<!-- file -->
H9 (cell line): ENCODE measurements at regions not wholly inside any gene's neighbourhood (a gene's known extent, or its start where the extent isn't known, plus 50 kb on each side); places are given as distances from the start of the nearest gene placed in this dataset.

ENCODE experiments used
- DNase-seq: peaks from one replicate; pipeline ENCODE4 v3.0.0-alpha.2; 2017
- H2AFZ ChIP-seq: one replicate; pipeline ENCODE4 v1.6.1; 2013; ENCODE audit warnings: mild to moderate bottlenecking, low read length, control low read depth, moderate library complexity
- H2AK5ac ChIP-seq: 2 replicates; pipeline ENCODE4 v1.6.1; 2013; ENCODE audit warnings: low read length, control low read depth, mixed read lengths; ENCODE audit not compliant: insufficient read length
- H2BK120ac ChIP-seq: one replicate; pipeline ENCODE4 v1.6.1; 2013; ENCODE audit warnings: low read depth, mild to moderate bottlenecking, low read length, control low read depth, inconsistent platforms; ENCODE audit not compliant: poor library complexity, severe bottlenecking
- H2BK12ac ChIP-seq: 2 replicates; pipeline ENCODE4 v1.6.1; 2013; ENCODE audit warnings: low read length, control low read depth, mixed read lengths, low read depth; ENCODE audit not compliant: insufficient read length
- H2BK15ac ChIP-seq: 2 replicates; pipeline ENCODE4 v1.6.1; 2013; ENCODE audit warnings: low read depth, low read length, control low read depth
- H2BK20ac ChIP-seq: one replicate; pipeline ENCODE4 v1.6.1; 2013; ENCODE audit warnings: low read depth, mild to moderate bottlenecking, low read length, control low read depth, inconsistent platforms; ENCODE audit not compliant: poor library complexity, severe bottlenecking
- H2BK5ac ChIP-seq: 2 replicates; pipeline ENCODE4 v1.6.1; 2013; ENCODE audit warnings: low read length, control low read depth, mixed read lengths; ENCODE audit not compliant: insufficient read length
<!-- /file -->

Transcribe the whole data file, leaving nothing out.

H9 (cell line): ENCODE measurements at regions not wholly inside any gene's neighbourhood (a gene's known extent, or its start where the extent isn't known, plus 50 kb on each side); places are given as distances from the start of the nearest gene placed in this dataset.

ENCODE experiments used
- DNase-seq: peaks from one replicate; pipeline ENCODE4 v3.0.0-alpha.2; 2017
- H2AFZ ChIP-seq: one replicate; pipeline ENCODE4 v1.6.1; 2013; ENCODE audit warnings: mild to moderate bottlenecking, low read length, control low read depth, moderate library complexity
- H2AK5ac ChIP-seq: 2 replicates; pipeline ENCODE4 v1.6.1; 2013; ENCODE audit warnings: low read length, control low read depth, mixed read lengths; ENCODE audit not compliant: insufficient read length
- H2BK120ac ChIP-seq: one replicate; pipeline ENCODE4 v1.6.1; 2013; ENCODE audit warnings: low read depth, mild to moderate bottlenecking, low read length, control low read depth, inconsistent platforms; ENCODE audit not compliant: poor library complexity, severe bottlenecking
- H2BK12ac ChIP-seq: 2 replicates; pipeline ENCODE4 v1.6.1; 2013; ENCODE audit warnings: low read length, control low read depth, mixed read lengths, low read depth; ENCODE audit not compliant: insufficient read length
- H2BK15ac ChIP-seq: 2 replicates; pipeline ENCODE4 v1.6.1; 2013; ENCODE audit warnings: low read depth, low read length, control low read depth
- H2BK20ac ChIP-seq: one replicate; pipeline ENCODE4 v1.6.1; 2013; ENCODE audit warnings: low read depth, mild to moderate bottlenecking, low read length, control low read depth, inconsistent platforms; ENCODE audit not compliant: poor library complexity, severe bottlenecking
- H2BK5ac ChIP-seq: 2 replicates; pipeline ENCODE4 v1.6.1; 2013; ENCODE audit warnings: low read length, control low read depth, mixed read lengths; ENCODE audit not compliant: insufficient read length